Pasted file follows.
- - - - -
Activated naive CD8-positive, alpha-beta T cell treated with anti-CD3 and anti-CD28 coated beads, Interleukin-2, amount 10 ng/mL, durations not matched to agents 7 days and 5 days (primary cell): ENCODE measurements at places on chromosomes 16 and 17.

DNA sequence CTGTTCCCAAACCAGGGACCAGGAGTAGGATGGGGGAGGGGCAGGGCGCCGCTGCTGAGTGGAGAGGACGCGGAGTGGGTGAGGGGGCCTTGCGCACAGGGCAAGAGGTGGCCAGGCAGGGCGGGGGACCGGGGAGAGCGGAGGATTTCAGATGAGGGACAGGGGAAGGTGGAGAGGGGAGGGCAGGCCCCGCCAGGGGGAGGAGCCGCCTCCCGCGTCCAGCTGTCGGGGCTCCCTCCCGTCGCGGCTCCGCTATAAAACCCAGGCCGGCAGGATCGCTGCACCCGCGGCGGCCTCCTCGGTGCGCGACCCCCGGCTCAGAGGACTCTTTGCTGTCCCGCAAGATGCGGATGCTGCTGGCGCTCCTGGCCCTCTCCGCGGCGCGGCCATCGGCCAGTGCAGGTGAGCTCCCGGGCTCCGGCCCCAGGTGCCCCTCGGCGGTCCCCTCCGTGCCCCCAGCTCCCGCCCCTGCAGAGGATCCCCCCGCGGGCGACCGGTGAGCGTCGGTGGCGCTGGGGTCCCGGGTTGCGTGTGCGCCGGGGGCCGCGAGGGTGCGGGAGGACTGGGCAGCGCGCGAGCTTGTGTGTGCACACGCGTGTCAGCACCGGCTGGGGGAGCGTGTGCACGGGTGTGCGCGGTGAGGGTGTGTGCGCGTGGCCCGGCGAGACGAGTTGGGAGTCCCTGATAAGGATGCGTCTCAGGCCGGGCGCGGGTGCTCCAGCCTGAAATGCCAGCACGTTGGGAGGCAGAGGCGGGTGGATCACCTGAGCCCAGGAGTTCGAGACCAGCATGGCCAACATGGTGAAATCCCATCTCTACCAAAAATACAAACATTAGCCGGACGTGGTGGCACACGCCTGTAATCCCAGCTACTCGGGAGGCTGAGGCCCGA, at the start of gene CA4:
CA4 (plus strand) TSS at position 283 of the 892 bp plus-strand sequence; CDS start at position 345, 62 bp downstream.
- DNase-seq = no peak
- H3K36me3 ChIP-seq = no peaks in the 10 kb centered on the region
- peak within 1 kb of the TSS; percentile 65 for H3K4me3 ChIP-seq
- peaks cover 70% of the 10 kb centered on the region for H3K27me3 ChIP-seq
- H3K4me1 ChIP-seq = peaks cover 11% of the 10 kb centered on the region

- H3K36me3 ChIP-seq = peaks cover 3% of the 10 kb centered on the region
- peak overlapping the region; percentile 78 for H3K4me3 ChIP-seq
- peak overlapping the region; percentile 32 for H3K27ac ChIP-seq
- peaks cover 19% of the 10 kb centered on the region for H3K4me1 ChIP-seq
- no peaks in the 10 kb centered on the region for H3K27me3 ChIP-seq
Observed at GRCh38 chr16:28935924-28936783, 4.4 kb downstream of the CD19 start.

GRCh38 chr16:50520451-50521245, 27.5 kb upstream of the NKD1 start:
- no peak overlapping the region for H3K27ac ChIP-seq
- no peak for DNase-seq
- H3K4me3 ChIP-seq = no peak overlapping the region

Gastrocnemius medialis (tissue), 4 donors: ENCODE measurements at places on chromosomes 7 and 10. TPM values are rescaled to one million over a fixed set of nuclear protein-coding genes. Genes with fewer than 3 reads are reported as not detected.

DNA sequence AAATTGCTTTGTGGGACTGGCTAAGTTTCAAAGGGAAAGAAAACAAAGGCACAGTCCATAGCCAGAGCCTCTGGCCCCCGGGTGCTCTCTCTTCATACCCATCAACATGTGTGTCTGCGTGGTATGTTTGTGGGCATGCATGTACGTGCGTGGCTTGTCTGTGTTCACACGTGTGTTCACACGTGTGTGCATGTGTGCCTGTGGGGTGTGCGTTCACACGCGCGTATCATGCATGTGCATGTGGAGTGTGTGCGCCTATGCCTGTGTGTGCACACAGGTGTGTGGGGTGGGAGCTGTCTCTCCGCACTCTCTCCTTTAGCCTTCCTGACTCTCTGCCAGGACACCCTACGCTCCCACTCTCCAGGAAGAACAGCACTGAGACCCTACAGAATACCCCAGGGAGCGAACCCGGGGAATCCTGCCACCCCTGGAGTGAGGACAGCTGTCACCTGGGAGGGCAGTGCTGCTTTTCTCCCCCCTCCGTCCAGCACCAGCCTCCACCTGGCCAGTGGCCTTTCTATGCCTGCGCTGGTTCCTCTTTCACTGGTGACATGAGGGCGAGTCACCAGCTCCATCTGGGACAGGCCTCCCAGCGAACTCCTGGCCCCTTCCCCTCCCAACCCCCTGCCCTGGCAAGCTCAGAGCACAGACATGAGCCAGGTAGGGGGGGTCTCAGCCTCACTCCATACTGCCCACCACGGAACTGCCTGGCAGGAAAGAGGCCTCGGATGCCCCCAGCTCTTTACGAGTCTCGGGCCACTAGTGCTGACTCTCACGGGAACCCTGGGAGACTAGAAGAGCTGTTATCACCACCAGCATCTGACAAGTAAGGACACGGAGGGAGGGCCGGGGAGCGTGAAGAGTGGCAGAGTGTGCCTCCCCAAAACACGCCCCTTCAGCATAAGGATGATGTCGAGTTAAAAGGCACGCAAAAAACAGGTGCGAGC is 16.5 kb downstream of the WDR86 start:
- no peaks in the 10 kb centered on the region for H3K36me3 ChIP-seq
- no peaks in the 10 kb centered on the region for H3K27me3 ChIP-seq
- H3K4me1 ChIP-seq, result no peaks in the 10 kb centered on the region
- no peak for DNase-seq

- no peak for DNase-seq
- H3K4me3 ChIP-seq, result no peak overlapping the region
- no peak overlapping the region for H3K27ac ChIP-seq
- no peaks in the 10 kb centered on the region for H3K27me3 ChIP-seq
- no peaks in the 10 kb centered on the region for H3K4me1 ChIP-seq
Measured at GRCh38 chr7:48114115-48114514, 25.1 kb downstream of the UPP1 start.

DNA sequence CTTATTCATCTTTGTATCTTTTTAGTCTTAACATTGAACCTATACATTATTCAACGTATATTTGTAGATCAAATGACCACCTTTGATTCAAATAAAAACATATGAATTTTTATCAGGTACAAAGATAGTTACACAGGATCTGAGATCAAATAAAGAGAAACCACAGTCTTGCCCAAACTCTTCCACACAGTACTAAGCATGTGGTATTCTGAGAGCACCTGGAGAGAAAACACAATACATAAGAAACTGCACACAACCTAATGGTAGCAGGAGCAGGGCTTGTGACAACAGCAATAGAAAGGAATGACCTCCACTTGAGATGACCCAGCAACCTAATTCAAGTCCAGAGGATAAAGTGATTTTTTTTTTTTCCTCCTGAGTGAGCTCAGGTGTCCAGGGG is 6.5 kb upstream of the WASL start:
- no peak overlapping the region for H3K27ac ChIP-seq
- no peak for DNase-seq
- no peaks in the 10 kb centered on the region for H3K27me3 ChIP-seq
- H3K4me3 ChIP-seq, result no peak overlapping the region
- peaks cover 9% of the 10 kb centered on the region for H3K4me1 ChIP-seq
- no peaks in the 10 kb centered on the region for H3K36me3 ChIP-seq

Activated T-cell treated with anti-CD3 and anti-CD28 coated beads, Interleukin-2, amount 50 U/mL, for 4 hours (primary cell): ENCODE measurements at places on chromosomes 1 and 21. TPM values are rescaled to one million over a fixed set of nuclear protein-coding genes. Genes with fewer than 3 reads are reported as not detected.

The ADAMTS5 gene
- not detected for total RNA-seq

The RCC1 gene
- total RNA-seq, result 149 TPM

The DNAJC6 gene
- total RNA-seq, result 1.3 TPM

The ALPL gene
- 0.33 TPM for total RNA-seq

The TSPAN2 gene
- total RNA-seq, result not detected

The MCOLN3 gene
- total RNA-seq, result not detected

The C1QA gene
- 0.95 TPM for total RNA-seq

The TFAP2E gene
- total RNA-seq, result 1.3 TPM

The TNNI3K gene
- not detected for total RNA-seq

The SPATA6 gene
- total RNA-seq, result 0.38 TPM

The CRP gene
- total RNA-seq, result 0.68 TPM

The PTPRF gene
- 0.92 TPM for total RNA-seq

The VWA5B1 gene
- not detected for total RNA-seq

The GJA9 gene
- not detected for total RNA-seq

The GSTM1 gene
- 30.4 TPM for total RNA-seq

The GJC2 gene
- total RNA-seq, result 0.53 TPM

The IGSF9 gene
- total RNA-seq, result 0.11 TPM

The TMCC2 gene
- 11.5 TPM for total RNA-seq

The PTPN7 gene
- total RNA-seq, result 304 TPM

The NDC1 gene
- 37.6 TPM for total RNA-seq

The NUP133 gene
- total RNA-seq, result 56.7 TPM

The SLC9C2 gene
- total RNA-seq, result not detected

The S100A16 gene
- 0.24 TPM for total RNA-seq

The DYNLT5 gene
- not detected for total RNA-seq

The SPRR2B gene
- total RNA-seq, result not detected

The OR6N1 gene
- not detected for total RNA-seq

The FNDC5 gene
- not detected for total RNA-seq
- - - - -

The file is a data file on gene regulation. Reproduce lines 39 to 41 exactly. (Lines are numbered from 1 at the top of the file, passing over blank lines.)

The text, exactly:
The ADAMTS5 gene
- not detected for total RNA-seq

The RCC1 gene